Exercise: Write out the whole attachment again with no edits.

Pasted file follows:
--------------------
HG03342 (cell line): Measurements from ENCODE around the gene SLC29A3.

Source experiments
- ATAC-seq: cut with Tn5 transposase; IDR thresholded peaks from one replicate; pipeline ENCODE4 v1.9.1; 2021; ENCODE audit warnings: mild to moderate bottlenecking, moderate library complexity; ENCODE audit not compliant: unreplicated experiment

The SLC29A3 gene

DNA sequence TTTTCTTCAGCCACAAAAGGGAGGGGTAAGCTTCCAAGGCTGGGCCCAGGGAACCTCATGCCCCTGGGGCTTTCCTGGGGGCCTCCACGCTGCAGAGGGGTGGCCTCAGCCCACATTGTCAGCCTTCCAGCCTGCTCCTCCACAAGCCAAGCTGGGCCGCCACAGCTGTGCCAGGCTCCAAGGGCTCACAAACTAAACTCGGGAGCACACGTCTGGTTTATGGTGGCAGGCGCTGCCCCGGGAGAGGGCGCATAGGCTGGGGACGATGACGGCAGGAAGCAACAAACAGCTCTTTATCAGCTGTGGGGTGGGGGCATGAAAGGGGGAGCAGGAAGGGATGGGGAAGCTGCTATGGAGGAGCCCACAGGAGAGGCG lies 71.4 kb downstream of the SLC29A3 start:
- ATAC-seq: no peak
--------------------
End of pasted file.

HG03342 (cell line): Measurements from ENCODE around the gene SLC29A3.

Source experiments
- ATAC-seq: cut with Tn5 transposase; IDR thresholded peaks from one replicate; pipeline ENCODE4 v1.9.1; 2021; ENCODE audit warnings: mild to moderate bottlenecking, moderate library complexity; ENCODE audit not compliant: unreplicated experiment

The SLC29A3 gene

DNA sequence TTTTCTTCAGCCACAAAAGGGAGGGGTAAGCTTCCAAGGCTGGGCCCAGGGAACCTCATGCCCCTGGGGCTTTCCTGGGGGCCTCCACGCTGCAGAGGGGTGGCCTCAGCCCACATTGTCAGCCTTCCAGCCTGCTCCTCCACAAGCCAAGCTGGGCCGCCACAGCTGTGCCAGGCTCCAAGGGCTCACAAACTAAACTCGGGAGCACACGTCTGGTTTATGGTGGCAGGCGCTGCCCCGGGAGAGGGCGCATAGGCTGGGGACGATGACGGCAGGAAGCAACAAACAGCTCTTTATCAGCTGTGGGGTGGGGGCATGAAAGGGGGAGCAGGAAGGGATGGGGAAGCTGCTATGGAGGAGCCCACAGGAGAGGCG lies 71.4 kb downstream of the SLC29A3 start:
- ATAC-seq: no peak